‘LaPolitics:’ Rove says parties ‘targeting Louisiana’ for redistricting effort

    Republican strategist Karl Rove is expecting a “heckuva battle” over redistricting and the legislative races that will precede the process, according to an op-ed he wrote in The Wall Street Journal Thursday. 

    Rove suggested that “state legislative races in 16 states could determine House control in the 2020s,” and that our backyard could be part of the mix:

    Both parties are targeting Louisiana and Texas. The Bayou State holds legislative elections this fall. Democrats will try to grab six state Senate seats and narrow the GOP’s House majority in hope that pro-trial-lawyer Republican representatives will join in passing a Democratic-friendly redistricting plan.

    For those always looking for meaning between the lines, it may or may not be worth mentioning that Rove was in Louisiana recently helping Congressman Ralph Abraham, an Alto Republican, raise money for his gubernatorial bid.

    In an unrelated piece published by Time, journalist Philip Elliott framed the coming process this way: “Every 10 years, politics rewrites itself, starting with the decennial Census. Legislatures in 31 states use the findings to draw the borders of federal congressional districts. In some, nonpartisan commissions draw the lines clinically.” 

    Then he added, in a quote to remember, “In others, it comes down to who has the Sharpie and the least amount of shame.”

    —The federal government is directing $4.3 million toward the Gulf Coast to restore an active passenger rail service that once transported Louisiana to and from neighboring states. The Department of Transportation’s Federal Railroad Administration awarded the money to the Southern Rail Commission, on which Louisiana has a seat, to get the intercity project up and running. “This funding will help Mississippi, Louisiana, and Alabama resume passenger rail service between New Orleans and Mobile to enhance regional economic growth and rural mobility,” U.S. Transportation Secretary Elaine L. Chao said in a press release. Amtrak suspended its tri-weekly service between New Orleans and Orlando, Florida, in 2005 in the wake of extensive damage caused by Hurricane Katrina. Stations and rail lines were destroyed or left vacant, and the long-distance Sunset Limited trains were paused. The federal money was awarded under the FRA’s Restoration and Enhancement Grants Program, authorized by the FAST Act. The program provides “operating assistance grants for initiating, restoring, or enhancing intercity rail passenger transportation.” Officials contend the funding will “fill a critical geographic gap in Amtrak’s National Network and provide twice-daily roundtrip service with stops in New Orleans, Bay St. Louis, Gulfport, Biloxi, Pascagoula and Mobile. The renewed line is projected to carry 38,400 passengers annually.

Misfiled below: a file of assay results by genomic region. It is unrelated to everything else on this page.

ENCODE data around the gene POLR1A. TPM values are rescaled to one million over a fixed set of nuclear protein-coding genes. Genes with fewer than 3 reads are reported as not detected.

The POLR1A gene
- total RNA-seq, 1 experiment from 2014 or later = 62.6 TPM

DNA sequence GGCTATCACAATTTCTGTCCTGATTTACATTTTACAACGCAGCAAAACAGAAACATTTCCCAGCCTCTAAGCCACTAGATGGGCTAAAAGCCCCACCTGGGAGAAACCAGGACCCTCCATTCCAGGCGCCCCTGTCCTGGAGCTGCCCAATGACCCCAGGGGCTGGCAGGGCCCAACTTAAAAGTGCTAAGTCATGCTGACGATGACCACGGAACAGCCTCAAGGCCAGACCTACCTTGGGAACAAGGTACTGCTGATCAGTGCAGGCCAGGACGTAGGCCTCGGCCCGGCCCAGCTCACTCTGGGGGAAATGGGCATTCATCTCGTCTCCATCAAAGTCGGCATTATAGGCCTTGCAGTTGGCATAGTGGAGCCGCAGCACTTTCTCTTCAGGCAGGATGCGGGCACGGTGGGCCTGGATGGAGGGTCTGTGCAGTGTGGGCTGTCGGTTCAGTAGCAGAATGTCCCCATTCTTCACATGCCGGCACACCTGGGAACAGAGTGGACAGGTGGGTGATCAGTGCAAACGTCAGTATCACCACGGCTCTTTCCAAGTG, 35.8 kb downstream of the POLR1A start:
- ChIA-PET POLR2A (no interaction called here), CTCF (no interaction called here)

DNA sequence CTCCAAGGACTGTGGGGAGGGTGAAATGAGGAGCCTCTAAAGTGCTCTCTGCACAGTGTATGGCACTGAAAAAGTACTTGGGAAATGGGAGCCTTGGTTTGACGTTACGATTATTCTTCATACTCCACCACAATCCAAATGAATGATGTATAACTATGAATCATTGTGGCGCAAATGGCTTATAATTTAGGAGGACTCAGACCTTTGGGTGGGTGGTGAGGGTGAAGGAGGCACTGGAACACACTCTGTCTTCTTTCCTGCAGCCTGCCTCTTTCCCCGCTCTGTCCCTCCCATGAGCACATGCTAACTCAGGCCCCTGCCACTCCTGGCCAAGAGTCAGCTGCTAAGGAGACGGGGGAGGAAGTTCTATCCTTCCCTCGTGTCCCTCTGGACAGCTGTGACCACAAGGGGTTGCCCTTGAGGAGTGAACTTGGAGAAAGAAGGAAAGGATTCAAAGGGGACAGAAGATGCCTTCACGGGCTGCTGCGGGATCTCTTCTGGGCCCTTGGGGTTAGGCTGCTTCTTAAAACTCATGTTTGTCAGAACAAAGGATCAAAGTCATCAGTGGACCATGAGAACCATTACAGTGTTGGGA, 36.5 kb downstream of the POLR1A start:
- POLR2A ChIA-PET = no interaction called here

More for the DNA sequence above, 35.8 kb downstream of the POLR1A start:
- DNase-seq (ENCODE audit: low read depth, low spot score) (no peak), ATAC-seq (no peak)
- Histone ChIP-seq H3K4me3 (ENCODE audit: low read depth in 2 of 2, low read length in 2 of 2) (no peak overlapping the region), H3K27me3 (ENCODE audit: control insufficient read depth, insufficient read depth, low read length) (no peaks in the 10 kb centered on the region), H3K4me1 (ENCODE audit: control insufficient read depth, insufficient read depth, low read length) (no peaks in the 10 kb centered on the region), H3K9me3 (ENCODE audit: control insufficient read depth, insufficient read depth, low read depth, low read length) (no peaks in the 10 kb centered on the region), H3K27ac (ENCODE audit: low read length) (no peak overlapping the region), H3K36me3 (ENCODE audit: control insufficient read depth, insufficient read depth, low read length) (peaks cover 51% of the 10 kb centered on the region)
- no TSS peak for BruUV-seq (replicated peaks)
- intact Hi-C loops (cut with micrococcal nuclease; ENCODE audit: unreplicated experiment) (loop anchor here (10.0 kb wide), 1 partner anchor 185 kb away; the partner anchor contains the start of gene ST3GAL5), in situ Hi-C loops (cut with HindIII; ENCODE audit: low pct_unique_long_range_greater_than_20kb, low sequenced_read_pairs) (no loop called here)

—The Council for A Better Louisiana, a nonpartisan good government group, has released the responses of gubernatorial candidates to a comprehensive survey on major issues in the 2019 governor’s race. Among the major candidates, Gov. John Bel Edwards and Congressman Ralph Abraham filled out the questionnaires. They can be found here on the CABL website. “We have been surveying candidates on important issues for 25 years, and we think it’s important that voters have a chance to see what those seeking our state’s highest office plan to do if elected,” said Barry Erwin, CABL president. The survey contained 17 questions on subjects including the candidates’ leadership style, the top outcomes they hope to achieve if elected, transportation infrastructure, education, workforce development, job growth, state fiscal policies, and criminal justice reform. CABL is also partnering with Louisiana Public Broadcasting on a statewide televised debate in the governor’s race. It will be held Sept. 26 on the campus of the University of Louisiana at Lafayette. It will air live statewide on LPB stations at 7 pm.

    They said it: “Good to see my friends… especially my friends the nuns.”—state Sen. Dan Claitor, at a ribbon-cutting for Our Lady of the Lake Hospital, via Twitter. 

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